Swords of Sorrow: Dejah Thoris & Irene Adler #2 Leah Moore (writer), Francesco Manna (artist), Jay Ancleto (cover) Dynamite Entertainment (July 2015) (Note: This review contains some light spoilers and is based on an advance copy from Dynamite Entertainment.) Welcome back to WWAC’s coverage of the Swords of Sorrow event! A few weeks ago, we (Wendy Browne
Leah Moore (writer), Francesco Manna (artist), Jay Ancleto (cover)
Dynamite Entertainment (July 2015)
(Note: This review contains some light spoilers and is based on an advance copy from Dynamite Entertainment.)
Welcome back to WWAC’s coverage of the Swords of Sorrow event! A few weeks ago, we (Wendy Browne and Amanda Vail) introduced you to Dejah Thoris and Irene Adler when we reviewed the first of their three-part story arc. The second installment of Swords of Sorrow: Dejah Thoris & Irene Adler finds Dejah dealing with London rain (and gawkers) and Irene sniffing out an adversary on Barsoom.
We’re not entirely certain of where the Swords of Sorrow stories are going. Thus far, we’ve seen little more than popular characters being tossed together to fight each other with very little reason. The end game is unclear—not because it’s a great big mystery to intrigue the reader, but because nothing seems to be moving forward beyond these little introductory skirmishes. What we are pleased with so far is writer Leah Moore’s development of Dejah and Irene into characters that go far beyond the moulds they have been slotted into for so long, without losing their heart and soul.
How will these two strong women handle being dropped onto an alien planet? Will they grow and change? Let’s talk about it with Leah!
In our last article, we touched on how we each met Dejah Thoris and Irene Adler. Now we get to find out how Leah came to meet them!
LEAH: I arrived late to the party with both characters, actually. I only read “A Scandal in Bohemia” when we were reading the great big annotated Holmes volumes while researching our first Holmes graphic novel for Dynamite. I loved the story of course, there is so much intrigue and playfulness and character in the very minimal glimpses we get of Irene. She is instantly the most interesting character in the Holmes world: a racy female who doesn’t play by the rules. The fact that Holmes is impressed is neither here nor there. Of course he’s impressed, she’s in a class of her own!
[pullquote][I] found [Dejah] to be a really interesting, principled character with much more to her than you might expect from pulp hero arm candy.[/pullquote]Dejah Thoris I knew of from the classic painted art that adorns the Barsoom books, but to my shame I hadn’t read any! I’d also seen the stories from Dynamite, but didn’t get the backstory on her. I did some catching up while I was plotting this series and found her to be a really interesting, principled character with much more to her than you might expect from pulp hero arm candy. The way she talks to John Carter is very fresh, she’s clearly not hanging on his every word, and at times you think she’s baffled by the weird little earthman.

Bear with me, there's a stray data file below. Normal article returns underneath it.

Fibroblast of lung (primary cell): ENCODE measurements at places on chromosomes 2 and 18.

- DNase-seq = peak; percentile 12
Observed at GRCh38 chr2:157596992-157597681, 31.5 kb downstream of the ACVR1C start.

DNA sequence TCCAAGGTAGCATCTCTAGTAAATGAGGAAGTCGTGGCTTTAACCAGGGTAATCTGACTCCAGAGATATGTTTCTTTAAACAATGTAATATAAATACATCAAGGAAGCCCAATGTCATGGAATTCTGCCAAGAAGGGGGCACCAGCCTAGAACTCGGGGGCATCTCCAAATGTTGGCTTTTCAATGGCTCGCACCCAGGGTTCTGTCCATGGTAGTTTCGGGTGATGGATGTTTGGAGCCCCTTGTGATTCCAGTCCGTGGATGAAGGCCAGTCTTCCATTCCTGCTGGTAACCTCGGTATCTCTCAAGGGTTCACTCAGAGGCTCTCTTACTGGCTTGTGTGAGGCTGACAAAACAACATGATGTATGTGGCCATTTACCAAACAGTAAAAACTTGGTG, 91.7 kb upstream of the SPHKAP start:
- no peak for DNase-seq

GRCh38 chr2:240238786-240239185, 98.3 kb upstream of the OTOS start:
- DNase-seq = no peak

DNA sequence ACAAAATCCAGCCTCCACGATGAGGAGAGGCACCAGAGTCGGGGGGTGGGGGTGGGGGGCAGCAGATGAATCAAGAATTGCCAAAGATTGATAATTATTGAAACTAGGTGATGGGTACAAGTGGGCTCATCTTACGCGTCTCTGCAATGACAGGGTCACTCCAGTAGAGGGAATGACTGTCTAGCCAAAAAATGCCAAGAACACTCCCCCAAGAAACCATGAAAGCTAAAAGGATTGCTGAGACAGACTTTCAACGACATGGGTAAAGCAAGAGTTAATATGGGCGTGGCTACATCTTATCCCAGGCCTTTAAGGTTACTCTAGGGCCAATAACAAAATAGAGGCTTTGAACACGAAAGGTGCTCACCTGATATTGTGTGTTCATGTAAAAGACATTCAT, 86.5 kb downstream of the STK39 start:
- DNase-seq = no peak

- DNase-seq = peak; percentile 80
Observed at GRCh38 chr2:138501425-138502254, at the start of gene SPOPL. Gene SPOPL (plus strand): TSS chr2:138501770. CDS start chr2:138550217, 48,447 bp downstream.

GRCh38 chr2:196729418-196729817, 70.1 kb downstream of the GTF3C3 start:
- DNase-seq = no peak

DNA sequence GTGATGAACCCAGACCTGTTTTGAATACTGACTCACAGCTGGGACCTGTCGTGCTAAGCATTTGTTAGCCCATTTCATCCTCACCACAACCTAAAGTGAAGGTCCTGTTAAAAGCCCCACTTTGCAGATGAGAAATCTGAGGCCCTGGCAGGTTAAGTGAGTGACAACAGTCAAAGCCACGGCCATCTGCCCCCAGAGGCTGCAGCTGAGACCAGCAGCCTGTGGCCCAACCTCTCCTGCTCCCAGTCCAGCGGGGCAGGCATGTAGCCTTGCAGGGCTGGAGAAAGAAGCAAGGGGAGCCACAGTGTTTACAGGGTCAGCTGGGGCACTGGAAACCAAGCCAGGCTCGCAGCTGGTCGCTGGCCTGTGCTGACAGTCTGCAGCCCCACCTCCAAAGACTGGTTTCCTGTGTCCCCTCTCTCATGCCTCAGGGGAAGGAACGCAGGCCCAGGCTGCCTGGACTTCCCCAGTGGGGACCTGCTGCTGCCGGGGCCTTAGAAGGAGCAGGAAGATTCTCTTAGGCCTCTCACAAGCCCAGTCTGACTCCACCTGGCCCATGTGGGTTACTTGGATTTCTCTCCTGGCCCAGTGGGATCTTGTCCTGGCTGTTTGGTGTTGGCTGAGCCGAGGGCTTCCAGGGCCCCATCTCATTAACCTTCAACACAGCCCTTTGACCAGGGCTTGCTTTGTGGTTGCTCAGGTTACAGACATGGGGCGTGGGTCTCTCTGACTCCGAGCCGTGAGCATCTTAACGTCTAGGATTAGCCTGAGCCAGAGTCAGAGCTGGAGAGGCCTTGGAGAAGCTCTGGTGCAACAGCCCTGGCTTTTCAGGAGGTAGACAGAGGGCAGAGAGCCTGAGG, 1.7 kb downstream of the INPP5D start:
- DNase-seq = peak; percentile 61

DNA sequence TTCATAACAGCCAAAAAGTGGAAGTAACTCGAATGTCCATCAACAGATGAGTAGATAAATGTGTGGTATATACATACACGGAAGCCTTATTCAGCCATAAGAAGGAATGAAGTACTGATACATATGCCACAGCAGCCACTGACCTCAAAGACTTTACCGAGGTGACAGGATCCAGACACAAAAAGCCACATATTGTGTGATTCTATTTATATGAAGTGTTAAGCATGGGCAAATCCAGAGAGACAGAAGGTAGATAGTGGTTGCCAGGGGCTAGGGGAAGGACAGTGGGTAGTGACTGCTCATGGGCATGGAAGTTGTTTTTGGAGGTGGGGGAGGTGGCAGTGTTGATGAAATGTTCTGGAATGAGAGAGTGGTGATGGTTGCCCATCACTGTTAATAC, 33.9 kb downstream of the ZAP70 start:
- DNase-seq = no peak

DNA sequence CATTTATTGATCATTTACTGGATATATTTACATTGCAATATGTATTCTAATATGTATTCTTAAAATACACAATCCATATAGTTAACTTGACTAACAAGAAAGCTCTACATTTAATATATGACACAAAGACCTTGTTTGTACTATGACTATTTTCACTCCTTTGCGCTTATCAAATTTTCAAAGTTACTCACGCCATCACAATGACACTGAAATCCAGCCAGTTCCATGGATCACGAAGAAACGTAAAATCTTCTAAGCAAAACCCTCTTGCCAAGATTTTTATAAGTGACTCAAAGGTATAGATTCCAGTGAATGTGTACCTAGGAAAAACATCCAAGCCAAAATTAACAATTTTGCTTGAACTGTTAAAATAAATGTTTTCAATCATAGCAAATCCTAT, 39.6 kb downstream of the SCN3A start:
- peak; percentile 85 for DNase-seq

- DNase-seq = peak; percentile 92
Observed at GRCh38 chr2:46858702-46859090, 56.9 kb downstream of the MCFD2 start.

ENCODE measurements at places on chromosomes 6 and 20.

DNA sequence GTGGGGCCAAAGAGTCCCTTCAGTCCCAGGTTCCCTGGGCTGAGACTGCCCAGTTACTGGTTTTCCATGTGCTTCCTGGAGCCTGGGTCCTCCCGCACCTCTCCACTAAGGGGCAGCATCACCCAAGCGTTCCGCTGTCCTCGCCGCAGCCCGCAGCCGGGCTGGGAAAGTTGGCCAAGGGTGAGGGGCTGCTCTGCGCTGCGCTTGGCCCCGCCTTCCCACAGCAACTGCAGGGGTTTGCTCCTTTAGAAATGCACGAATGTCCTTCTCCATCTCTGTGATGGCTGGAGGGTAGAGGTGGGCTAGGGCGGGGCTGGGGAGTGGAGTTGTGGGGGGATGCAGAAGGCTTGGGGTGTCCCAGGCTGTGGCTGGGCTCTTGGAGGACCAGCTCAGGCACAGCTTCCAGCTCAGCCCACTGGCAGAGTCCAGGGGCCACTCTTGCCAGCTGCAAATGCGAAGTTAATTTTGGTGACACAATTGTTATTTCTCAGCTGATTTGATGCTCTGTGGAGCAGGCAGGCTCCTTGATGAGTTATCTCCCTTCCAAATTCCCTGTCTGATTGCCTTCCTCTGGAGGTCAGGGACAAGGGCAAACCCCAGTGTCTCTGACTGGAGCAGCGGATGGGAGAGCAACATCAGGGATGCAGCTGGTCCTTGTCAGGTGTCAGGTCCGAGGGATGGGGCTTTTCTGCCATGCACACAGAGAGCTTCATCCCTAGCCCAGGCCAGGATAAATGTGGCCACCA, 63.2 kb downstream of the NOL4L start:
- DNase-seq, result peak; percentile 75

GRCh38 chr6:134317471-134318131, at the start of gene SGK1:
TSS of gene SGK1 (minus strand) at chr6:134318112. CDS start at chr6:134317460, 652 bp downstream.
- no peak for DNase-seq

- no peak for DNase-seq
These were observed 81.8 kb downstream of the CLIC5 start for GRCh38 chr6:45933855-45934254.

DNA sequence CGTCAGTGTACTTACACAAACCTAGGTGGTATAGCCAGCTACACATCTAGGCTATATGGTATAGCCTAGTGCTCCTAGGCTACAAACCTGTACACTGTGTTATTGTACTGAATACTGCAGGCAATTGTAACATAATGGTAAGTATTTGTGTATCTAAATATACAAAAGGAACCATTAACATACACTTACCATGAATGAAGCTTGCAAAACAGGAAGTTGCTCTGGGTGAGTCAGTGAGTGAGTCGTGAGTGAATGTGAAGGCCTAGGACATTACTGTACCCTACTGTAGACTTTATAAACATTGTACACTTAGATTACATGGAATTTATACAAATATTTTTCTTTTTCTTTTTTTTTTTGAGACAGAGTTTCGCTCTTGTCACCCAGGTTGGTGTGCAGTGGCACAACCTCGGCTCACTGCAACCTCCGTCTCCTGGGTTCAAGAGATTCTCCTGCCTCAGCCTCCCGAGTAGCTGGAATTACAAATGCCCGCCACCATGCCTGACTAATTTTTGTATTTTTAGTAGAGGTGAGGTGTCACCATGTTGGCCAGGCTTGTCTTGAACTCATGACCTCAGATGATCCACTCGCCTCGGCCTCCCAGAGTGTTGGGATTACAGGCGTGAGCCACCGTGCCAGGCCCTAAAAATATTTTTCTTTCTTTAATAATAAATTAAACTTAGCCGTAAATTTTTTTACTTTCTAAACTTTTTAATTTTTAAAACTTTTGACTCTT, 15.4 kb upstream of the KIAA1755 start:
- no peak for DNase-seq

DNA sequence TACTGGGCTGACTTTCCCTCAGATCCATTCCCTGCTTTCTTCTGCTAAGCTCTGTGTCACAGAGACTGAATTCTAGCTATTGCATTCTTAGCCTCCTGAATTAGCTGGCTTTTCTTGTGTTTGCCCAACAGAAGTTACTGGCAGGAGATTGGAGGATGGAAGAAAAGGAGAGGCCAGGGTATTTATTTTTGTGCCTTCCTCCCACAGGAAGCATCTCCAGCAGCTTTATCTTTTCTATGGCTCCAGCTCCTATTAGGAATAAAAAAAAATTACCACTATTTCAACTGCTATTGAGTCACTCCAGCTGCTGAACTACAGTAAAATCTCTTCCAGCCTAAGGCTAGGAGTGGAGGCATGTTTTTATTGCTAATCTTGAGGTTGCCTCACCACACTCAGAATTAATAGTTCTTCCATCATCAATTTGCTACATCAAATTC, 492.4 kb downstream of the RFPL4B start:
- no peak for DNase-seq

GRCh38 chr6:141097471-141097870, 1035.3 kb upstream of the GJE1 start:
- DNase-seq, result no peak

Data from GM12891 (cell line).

AMANDA: In our article on the first installment of Swords of Sorrow: Dejah Thoris & Irene Adler, I said that, “Moore’s Irene is more fully developed than [Sir Arthur Conan] Doyle’s, and she’s finally—finally—given agency of her own.” A friend and I got into a social media debate about that, with the end result ultimately being that we’re going to have to agree to disagree. He made some very good points, though, one of which I’ll relay here: he feels that in Doyle’s “A Scandal In Bohemia,” the King shows only his own arrogance by assuming Irene wanted to stop his wedding and that her motives were actually more complex. I went back to the story and found that there is indeed a hint of this in Irene’s final letter to Holmes, in which she says, “As to the photography, your client may rest in peace. I love and am loved by a better man than he. The King may do what he will without hindrance from one whom he has cruelly wronged.” My friend’s right: this definitely suggests that there’s more to the story than the King lets on.
Ultimately, however, Doyle’s story is still about Holmes (as it should be, naturally!) and Irene remains an intriguing, but ultimately undeveloped character. Doyle drops in tantalizing details about how awesome she is—she has many talents, she’s bold enough to dress as a man, and she’s intelligent enough to catch Holmes at his game—but her motivations remain foggy, and as far as we know, they’re within the “lady’s realm” (love and revenge for love wronged seem to be her main motivations). I still maintain that Irene is appreciated mainly for the fact that she can best Holmes.